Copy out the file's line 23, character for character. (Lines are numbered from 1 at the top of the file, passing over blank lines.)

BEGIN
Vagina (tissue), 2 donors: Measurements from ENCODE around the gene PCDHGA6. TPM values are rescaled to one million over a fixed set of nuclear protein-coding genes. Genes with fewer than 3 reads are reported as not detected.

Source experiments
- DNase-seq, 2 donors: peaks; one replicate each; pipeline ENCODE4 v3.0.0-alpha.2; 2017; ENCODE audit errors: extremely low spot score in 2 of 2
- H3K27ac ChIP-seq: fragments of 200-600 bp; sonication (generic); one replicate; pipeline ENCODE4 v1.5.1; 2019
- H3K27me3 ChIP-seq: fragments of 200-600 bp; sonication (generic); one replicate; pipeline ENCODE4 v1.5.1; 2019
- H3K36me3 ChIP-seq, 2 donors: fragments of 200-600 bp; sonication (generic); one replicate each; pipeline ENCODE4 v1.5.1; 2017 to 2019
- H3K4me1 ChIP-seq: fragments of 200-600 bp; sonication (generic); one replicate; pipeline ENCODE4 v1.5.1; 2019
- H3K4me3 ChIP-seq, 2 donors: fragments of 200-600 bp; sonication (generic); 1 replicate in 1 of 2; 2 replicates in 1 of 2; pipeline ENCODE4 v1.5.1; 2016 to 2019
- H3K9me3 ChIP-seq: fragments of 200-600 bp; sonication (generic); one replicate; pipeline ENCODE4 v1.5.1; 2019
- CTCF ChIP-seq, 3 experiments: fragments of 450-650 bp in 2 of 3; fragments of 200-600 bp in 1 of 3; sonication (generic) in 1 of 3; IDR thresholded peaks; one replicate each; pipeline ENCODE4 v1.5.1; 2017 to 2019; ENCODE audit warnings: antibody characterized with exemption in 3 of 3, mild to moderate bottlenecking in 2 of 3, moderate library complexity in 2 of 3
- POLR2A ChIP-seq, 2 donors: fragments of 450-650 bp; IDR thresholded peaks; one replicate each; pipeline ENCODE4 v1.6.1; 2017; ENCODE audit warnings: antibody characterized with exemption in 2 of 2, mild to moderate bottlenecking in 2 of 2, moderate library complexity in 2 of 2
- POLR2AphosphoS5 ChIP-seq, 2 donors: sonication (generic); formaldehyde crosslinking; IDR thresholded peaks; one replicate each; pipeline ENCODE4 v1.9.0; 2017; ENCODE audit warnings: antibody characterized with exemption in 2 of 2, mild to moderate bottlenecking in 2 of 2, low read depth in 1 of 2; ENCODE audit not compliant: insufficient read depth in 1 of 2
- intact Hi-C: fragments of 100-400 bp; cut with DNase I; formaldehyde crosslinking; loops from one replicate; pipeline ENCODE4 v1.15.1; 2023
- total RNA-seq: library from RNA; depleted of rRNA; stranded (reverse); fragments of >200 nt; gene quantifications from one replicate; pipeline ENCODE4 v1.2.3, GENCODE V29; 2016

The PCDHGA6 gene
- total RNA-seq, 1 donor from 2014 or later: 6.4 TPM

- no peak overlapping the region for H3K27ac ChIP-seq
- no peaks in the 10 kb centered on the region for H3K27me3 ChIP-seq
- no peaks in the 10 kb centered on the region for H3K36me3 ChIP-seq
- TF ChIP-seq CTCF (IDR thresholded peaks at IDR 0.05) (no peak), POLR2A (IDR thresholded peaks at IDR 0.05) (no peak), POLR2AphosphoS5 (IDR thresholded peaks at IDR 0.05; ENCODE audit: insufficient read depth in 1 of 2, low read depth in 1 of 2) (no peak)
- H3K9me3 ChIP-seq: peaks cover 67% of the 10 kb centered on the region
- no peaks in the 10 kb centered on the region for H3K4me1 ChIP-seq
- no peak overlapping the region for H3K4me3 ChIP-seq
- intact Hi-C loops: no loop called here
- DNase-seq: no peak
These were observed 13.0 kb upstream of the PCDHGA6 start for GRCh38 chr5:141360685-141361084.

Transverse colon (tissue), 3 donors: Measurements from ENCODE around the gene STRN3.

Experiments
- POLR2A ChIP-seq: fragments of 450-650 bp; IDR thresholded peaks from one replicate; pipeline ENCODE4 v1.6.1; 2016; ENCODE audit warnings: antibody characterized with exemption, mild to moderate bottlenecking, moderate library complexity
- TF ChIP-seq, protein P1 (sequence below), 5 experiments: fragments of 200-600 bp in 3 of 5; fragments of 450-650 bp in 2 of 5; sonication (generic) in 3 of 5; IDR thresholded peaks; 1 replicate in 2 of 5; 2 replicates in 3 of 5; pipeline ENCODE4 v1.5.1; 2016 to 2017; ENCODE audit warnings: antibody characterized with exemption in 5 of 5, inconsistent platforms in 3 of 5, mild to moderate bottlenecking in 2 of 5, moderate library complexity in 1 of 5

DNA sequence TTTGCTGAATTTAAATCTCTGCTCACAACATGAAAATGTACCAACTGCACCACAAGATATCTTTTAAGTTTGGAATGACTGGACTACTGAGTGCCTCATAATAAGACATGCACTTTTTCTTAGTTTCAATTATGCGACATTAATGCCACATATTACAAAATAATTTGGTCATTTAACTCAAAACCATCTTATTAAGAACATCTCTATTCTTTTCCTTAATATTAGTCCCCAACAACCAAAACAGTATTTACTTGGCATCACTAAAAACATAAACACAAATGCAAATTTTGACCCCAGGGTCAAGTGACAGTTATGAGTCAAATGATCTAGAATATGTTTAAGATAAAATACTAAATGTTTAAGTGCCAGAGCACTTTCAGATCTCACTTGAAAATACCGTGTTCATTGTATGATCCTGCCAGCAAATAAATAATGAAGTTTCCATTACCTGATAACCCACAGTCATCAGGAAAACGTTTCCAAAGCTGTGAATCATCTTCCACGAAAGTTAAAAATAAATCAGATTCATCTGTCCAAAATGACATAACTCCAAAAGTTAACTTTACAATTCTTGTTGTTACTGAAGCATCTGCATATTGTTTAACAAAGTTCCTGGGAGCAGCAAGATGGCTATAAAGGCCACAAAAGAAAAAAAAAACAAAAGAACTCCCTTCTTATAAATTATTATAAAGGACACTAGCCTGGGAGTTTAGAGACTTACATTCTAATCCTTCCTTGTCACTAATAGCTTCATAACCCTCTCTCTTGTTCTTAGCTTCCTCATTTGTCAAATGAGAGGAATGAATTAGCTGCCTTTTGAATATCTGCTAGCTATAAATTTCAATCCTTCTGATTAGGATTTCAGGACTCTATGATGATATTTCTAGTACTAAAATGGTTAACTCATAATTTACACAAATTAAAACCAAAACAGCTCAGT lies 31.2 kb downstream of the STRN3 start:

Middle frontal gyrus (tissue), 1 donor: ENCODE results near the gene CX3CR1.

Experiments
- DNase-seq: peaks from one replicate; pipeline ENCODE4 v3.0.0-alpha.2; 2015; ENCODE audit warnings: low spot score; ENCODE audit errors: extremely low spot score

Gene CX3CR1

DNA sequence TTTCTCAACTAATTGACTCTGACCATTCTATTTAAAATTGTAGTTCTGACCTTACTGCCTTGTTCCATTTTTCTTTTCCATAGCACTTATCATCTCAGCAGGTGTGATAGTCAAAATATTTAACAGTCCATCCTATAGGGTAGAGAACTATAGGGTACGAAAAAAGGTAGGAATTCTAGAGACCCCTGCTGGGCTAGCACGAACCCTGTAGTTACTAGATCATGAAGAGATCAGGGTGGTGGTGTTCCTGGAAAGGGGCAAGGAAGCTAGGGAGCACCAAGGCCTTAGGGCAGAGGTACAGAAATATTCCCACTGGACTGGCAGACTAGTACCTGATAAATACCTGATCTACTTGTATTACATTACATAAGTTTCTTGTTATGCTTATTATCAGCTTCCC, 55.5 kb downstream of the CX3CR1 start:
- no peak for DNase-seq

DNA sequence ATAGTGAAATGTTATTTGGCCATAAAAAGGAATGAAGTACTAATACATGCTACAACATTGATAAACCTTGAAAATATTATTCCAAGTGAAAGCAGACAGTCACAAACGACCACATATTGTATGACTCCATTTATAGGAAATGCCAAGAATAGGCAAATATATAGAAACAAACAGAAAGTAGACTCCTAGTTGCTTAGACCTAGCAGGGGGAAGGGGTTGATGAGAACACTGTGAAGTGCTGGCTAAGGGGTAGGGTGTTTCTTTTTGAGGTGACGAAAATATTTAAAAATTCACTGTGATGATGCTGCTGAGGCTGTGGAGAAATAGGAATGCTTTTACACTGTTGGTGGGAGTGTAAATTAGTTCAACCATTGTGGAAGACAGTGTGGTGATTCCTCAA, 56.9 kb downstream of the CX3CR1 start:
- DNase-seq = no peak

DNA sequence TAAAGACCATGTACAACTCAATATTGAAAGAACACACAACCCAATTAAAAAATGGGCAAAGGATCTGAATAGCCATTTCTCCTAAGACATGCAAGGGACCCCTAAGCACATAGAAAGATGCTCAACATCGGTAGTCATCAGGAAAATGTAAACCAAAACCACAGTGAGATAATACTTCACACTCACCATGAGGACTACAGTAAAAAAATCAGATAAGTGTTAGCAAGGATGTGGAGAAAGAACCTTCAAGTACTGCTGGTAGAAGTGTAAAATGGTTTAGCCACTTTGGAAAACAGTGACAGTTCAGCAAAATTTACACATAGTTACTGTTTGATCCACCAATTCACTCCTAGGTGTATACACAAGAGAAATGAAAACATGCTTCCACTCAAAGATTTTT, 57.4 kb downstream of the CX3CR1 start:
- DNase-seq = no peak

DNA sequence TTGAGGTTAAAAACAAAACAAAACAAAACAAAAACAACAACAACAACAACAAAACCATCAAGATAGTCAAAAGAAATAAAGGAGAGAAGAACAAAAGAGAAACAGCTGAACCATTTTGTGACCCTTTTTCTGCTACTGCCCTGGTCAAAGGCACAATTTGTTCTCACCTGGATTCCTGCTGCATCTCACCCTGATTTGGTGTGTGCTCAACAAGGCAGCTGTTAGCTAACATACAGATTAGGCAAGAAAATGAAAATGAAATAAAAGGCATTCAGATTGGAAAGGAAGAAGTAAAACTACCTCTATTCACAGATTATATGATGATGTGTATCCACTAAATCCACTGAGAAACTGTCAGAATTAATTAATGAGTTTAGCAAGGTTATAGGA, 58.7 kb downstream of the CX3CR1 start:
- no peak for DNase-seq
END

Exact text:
- no peak overlapping the region for H3K4me3 ChIP-seq